Parsley

parsley

Parsley, Petroselinum crispum is native to Mediterranean and has been cultivated and used in culinary and medicine for thousands of years. Parsley is, by far, one of the most commonly mentioned herb in recipes all over the world. This plant is easy to grow and is a part of every respectable herb garden. Most people use it dried, however, it tastes a lot better ,in my view, fresh.

History

It has been greatly sought for its medicinal qualities, getting mentioned by none other than Hippocrates himself as a cure for a variety of ailments. Ancient Roman texts described two types, one with dense crowded leaves and the other with open, broader leaves. Pliny, in the first century AD wrote that there would not be a salad or sauce served without parsley. In Medieval time, revelers placed it on their tables and around their necks to absorb food odors or self odors since a bath was prescribed annually. Today it is found in a wide variety of dishes. It is sold commercially both fresh and dried.

A little magic do the trick

One rumor had it that you could bring about the demise of an enemy by plucking a twig of parsley while speaking his (or her) name, the antipode of daisies used. Greek Mythology held that parsley sprang from the blood of the forerunner of death, Archemorus. It was made into wreaths and hung on ancient tombs. Because it is thought to have the ability to cleanse the breath and the palate, it was commonly used as a garnish and as breath freshener. However,this is only an urban legend, and you need to drink green tea to have that effect.

Current cancer researches

There are increasing numbers of studies on this functional food. The phytochemicals from this functional food affect the speed of cell division, leaving time for the cell to correct DNA mistakes or to activate apoptosis. Also this food produce a phytoestrogen similar to that of soy beans. Furthermore, some phytochemicals present has effect on inflammation. But studies on specific type of cancer has not yet established.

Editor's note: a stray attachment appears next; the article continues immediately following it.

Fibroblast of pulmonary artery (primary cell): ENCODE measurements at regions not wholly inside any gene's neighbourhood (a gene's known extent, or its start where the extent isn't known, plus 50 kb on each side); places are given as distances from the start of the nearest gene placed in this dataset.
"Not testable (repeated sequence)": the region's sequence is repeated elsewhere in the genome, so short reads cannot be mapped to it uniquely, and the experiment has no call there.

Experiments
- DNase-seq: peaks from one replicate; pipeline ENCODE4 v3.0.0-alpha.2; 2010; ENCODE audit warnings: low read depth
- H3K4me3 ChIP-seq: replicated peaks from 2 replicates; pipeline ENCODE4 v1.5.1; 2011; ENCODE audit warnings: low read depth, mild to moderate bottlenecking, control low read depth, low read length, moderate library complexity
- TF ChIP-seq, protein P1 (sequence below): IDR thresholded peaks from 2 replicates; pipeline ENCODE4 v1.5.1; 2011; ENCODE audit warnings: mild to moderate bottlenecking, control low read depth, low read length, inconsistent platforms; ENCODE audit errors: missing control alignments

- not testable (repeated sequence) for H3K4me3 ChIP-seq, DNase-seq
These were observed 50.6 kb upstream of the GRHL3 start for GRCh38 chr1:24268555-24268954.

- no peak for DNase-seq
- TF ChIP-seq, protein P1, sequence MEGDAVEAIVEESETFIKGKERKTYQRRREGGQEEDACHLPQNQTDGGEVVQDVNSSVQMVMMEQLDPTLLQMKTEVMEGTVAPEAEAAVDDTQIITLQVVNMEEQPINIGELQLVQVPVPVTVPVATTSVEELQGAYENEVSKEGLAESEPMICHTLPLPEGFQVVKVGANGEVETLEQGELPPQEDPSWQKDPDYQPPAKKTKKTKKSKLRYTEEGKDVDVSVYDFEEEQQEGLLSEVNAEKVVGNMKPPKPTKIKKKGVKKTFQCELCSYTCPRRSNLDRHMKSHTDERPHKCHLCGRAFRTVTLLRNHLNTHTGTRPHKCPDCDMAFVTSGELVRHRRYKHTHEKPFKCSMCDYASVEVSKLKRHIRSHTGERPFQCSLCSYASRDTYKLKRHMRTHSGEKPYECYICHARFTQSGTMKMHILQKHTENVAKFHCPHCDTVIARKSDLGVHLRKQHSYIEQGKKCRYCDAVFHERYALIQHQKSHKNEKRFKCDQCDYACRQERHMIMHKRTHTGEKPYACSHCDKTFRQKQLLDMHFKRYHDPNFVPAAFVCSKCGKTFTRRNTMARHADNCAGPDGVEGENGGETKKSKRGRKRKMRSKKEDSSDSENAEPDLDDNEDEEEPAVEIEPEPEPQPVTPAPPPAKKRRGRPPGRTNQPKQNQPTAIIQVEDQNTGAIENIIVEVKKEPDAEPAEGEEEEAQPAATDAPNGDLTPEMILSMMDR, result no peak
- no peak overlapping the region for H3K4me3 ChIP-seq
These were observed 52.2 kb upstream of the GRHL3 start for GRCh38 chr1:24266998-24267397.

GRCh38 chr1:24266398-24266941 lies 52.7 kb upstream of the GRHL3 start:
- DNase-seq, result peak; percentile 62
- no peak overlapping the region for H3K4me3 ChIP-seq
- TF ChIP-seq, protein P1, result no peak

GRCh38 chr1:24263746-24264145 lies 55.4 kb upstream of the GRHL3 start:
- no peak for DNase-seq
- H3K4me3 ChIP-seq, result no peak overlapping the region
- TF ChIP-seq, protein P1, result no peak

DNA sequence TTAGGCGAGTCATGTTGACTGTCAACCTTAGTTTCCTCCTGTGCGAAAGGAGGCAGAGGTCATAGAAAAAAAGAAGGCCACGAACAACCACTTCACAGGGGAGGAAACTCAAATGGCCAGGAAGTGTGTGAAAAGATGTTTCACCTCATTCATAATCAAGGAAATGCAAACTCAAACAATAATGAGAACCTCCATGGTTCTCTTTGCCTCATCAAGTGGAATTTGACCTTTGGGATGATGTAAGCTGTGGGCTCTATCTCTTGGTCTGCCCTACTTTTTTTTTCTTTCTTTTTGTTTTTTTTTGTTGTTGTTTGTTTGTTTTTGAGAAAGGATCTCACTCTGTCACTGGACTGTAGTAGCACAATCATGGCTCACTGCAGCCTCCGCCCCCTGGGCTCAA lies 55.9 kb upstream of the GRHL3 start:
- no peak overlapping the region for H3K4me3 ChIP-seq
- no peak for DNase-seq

Types of cancers affected

Leukemia
Lung cancer
Colon cancer
Pancreas cancer
Ovarian cancer
Prostate cancer
Breast cancer

Daily consumption

1 cups of fresh sprig. You can add it to your salad, in soup or stuff your poultry.

Cancer Protection Level

Apoptosis
Angiogenesis
Inflammation
Proliferation

Bonus: Cancer cytotoxic

Reference

1-Cell cycle control as a basis for cancer chemoprevention through dietary agents. Meeran SM, Katiyar SK. Front Biosci. 2008 Jan 1;13:2191-202.

2-Inhibitory effects of glycolipids fraction from spinach on mammalian DNA polymerase activity and human cancer cell proliferation. Kuriyama I, Musumi K, Yonezawa Y, Takemura M, Maeda N, Iijima H, Hada T, Yoshida H, Mizushina Y. J Nutr Biochem. 2005 Oct;16(10):594-601.

3-Medicinal foodstuffs. XVIII. Phytoestrogens from the aerial part of Petroselinum crispum MIll. (Parsley) and structures of 6″-acetylapiin and a new monoterpene glycoside, petroside. Yoshikawa M, Uemura T, Shimoda H, Kishi A, Kawahara Y, Matsuda H. Chem Pharm Bull (Tokyo). 2000 Jul;48(7):1039-44.

4-Inhibition of HIF-1 alpha and VEGF expression by the chemopreventive bioflavonoid apigenin is accompanied by Akt inhibition in human prostate carcinoma PC3-M cells. Mirzoeva S, Kim ND, Chiu K, Franzen CA, Bergan RC, Pelling JC. Mol Carcinog. 2008 Sep;47(9):686-700.